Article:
So a guy died the other day while participating in a taco-eating contest at the minor league ballpark in Fresno, California. The guy, 41 y.o. Dana Hutchings, keeled over while scarfing down scads of the Mexican delicacies. Acc’d’g to Fresno TV station KOAA, “It was not immediately known how many tacos the man had eaten or whether he had won the contest.”

I like that little nugget tacked on to the end of the quote. Did the reporter ask if the dude had won? And what would have prompted the reporter to wonder if he had or hadn’t. Would winning have made his tragic death ever so slightly more, y’know, worth it?

Wait a minute — tragic death? That’s my word, and I’m sorry I wrote it. People dying in an airplane crash or a hurricane, mall shoppers getting mowed down by a terrorist, a sixteen-year-old violin virtuoso being sidelined by Multiple Sclerosis, all these are tragic happenstances.

A knucklehead gorging himself on junk-y food in a competition with other knuckleheads? A middle-aged cetriolo ( * see note at bottom of post), likely with a thick layer of fat surrounding his heart as a precursor to the inevitable atrial fibrillation? Stuffing food in your mouth for fun? Nuh-uh, babies. That’s no tragedy. That’s stupidity.

Dig this bit from the Fresno Bee:

(Fresno) Grizzlies fan Matthew Boylan, who attended Tuesday night’s game with his wife and four children…, said he quickly noticed Hutchings because “he was eating so fast compared to the other two (contestants.”

“It was like he’d never eaten before, “Boylan added. He was just shoving the tacos down his mouth without chewing.”

About seven minutes into the contest, Hutchings collapsed and hit his face on a table as he went down to the ground, Boylan said. The eating contest immediately ended, though there was no stoppage to the actual baseball game.

Phew. Thank goodness the baseball game wasn’t delayed or cancelled! I mean, it’s just one guy’s life, after all.

Which brings us to the villains of this macabre tale. The Fresno Grizzlies staged the taco eating contest as a teaser to the coming weekend’s Taco Truck Throwdown, a big bash featuring 30 local taco trucks as well as entertainment by the likes of Goodie Mob with CeeLo Green, Too Short and A.B. Quintanilla, and the Kumbia KIngs. The Throwdown, which was to include the World Taco Eating Championhsip, the Saturday main event, was sanctioned by an organization called Major League Eating, whose raison d’être, apparently, is putting on these food orgies.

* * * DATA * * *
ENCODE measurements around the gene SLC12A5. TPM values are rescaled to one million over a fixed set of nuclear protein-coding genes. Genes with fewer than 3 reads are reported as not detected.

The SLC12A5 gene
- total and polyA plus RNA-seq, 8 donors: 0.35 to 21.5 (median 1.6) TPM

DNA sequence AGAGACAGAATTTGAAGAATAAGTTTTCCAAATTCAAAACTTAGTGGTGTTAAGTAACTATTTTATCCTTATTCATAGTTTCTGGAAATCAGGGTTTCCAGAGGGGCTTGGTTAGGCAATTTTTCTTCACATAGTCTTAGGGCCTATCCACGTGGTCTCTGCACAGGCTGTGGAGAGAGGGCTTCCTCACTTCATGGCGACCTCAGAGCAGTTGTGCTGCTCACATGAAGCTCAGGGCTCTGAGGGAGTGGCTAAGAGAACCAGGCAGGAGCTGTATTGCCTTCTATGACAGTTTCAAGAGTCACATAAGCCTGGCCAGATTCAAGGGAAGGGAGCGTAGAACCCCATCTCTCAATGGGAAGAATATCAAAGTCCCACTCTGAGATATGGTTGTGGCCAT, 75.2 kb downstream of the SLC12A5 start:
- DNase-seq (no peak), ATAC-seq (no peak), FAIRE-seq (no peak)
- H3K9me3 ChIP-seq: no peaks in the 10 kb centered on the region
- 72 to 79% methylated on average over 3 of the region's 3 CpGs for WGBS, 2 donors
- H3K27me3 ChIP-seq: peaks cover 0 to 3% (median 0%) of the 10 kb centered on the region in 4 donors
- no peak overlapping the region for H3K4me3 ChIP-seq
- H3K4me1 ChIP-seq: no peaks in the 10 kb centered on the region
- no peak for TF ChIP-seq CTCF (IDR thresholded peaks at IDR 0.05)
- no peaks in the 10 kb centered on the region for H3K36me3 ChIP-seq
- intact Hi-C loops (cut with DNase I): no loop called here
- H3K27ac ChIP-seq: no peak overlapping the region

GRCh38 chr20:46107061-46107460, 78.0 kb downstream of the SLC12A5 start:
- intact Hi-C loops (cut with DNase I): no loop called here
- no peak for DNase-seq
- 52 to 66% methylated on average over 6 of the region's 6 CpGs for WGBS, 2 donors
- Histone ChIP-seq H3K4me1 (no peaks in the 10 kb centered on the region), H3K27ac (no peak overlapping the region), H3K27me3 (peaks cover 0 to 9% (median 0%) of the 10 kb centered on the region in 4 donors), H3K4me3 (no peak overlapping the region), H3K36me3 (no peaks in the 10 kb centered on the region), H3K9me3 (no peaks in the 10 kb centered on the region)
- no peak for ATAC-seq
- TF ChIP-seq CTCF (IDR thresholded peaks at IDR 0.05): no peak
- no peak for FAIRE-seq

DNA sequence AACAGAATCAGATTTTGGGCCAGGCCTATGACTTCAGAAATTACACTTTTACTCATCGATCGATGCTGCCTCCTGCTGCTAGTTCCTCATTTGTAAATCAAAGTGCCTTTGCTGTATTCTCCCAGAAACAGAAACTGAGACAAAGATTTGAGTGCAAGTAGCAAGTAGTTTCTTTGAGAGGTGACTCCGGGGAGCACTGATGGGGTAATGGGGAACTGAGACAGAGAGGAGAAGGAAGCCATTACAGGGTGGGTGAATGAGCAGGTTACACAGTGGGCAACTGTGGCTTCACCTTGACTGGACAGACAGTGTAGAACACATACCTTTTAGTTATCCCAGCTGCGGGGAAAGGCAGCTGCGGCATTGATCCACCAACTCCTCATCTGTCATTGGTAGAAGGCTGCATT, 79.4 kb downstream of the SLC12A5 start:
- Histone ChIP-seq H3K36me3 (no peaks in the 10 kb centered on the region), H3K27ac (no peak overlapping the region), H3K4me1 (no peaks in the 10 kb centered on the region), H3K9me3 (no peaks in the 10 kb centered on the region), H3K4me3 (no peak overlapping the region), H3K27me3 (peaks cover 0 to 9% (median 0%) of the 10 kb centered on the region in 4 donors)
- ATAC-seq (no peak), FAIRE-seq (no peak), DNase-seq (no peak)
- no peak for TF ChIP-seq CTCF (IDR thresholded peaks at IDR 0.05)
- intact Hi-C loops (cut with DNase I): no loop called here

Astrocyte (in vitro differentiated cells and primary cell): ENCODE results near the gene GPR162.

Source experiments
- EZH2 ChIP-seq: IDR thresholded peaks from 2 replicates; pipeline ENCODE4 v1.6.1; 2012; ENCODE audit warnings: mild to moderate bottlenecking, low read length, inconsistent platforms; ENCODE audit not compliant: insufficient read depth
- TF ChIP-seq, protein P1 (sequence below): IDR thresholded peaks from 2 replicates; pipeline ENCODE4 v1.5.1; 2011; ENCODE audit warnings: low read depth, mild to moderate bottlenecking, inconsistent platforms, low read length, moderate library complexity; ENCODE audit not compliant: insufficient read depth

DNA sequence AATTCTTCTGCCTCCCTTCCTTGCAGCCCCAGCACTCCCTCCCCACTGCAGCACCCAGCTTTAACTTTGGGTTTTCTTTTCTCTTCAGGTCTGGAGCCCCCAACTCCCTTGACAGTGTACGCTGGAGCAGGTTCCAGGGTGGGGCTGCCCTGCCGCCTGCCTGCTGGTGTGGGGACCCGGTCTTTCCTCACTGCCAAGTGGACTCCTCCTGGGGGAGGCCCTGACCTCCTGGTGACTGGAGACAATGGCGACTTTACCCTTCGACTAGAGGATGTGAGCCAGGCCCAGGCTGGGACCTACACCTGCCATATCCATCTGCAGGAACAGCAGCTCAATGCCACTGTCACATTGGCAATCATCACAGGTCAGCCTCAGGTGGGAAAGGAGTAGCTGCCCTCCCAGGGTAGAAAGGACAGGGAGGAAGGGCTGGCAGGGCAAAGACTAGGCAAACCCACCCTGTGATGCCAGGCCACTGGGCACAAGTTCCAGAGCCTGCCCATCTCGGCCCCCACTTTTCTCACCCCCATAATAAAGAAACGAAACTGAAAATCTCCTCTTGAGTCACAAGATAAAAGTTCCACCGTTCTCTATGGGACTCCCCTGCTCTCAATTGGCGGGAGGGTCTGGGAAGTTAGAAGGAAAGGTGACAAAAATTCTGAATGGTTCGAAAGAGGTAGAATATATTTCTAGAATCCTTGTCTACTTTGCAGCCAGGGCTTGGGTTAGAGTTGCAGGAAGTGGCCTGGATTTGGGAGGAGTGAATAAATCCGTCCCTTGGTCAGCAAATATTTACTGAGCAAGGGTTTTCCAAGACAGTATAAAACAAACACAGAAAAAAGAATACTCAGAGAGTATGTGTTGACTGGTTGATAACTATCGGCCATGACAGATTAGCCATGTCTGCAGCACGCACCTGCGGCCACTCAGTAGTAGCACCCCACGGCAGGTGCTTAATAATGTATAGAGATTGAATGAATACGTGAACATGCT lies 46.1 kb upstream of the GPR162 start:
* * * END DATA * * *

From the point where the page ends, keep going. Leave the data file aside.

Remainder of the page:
Is it so hard to attract fans to minor league baseball games that the two aforementioned outfits have to schedule gluttony extravaganzas? If so, why not just put on something like Meth Fest? You know, see who can ingest the most crystalline powder before passing out. Hell, you can even have categories like Smoking, Snorting and Shooting. It’d be a sure-fire success as I’m certain meth freaks from hundreds of miles around’ll converge on the ballpark for their blasts of free junk.

And the winner is….

And you know what? It’s not likely that anyone’ll die, seeing as how meth addiction is a slow suicide.

Oh sure, call me crazy. But what do you call people who put on these eating contests?

[ * I love this word, cetriolo. It’s Italian for cucumber and is used by immigrants and their progeny to mean…, well, a knucklehead. In the Sicilian dialect, it’s pronounced CHEH-drool. That means it’s unintelligible to the rest of Italians. If you come from a largely Sicilian neighborhood, as mine on the northwest side of Chi. was, you come to understand that at least one of every three or four males is a cetriolo…, oops, sorry. I meant CHEH-drool.]


Hot Air: The Lively Art of Conversation

Sometimes I wish Big Talk was an hour-long program or even an hour and a a half. Such was the case for yesterday’s episode featuring Dr. Rob Stone, our town’s most passionate voice advocating for universal, single-payer health care.

Stone on the Stump. 

Stone had been a fixture in the Bloomington Hospital emergency room for some 28 years and now specializes in palliative and hospice care. But he’s been active — nay, hyper-active — in orgs. like Medicare for All: Indiana (he was a founder and now is director) as well as the Indiana state coordinator for Physicians for a National Health Program. One of his great heroes was Dr. Quentin Young, a Chicago-based advocate for universal health care and, for a time, Martin Luther King, Jr.’s personal physician.

In case you missed yesterday’s broadcast, here’s the show, in toto: